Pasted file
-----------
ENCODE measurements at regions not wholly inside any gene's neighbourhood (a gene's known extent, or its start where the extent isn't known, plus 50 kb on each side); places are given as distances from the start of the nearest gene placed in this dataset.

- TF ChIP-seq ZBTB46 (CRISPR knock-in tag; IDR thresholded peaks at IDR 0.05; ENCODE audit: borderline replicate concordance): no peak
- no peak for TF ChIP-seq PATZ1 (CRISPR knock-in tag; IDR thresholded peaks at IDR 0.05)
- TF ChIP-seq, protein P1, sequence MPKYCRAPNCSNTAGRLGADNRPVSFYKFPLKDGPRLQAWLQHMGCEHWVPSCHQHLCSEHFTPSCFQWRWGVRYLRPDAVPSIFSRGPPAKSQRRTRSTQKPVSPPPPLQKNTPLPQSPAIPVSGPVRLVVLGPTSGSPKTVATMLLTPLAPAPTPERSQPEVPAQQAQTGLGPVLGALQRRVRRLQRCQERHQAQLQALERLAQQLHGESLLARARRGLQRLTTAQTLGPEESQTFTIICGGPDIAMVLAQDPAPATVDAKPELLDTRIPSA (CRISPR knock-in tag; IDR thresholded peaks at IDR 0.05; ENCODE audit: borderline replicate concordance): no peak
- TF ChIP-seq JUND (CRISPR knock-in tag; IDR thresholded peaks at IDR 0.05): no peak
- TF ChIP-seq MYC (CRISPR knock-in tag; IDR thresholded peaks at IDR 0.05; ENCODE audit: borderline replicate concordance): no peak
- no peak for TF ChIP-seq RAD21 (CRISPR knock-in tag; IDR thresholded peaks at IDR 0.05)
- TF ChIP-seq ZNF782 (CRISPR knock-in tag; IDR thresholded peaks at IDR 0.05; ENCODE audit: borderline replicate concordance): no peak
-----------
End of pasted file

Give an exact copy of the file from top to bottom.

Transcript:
ENCODE measurements at regions not wholly inside any gene's neighbourhood (a gene's known extent, or its start where the extent isn't known, plus 50 kb on each side); places are given as distances from the start of the nearest gene placed in this dataset.

- TF ChIP-seq ZBTB46 (CRISPR knock-in tag; IDR thresholded peaks at IDR 0.05; ENCODE audit: borderline replicate concordance): no peak
- no peak for TF ChIP-seq PATZ1 (CRISPR knock-in tag; IDR thresholded peaks at IDR 0.05)
- TF ChIP-seq, protein P1, sequence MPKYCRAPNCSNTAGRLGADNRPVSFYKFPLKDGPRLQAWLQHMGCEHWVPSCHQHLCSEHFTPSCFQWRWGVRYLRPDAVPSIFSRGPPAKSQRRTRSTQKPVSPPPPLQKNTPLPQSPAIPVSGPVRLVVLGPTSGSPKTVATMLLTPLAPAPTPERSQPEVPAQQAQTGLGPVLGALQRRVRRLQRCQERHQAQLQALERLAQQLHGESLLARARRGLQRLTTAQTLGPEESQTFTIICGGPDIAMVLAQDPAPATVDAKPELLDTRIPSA (CRISPR knock-in tag; IDR thresholded peaks at IDR 0.05; ENCODE audit: borderline replicate concordance): no peak
- TF ChIP-seq JUND (CRISPR knock-in tag; IDR thresholded peaks at IDR 0.05): no peak
- TF ChIP-seq MYC (CRISPR knock-in tag; IDR thresholded peaks at IDR 0.05; ENCODE audit: borderline replicate concordance): no peak
- no peak for TF ChIP-seq RAD21 (CRISPR knock-in tag; IDR thresholded peaks at IDR 0.05)
- TF ChIP-seq ZNF782 (CRISPR knock-in tag; IDR thresholded peaks at IDR 0.05; ENCODE audit: borderline replicate concordance): no peak